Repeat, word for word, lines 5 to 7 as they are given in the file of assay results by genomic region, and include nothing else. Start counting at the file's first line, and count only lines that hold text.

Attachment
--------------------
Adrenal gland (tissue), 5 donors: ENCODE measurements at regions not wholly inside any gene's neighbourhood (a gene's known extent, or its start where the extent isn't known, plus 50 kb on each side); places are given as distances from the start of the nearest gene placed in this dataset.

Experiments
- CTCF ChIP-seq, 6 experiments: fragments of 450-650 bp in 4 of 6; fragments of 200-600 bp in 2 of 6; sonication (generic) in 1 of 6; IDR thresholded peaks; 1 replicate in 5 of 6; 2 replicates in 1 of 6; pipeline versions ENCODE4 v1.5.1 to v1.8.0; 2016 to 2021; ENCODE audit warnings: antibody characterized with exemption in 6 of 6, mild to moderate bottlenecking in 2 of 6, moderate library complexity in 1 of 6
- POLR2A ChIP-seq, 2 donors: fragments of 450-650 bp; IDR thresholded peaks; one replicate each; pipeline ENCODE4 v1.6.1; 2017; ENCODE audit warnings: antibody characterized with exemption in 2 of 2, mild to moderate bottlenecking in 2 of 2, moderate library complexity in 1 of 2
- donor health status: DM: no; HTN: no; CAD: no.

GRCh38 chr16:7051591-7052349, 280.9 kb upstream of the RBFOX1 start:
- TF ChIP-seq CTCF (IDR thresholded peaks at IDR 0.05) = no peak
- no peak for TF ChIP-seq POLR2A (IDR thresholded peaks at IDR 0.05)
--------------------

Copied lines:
- donor health status: DM: no; HTN: no; CAD: no.

GRCh38 chr16:7051591-7052349, 280.9 kb upstream of the RBFOX1 start:
- TF ChIP-seq CTCF (IDR thresholded peaks at IDR 0.05) = no peak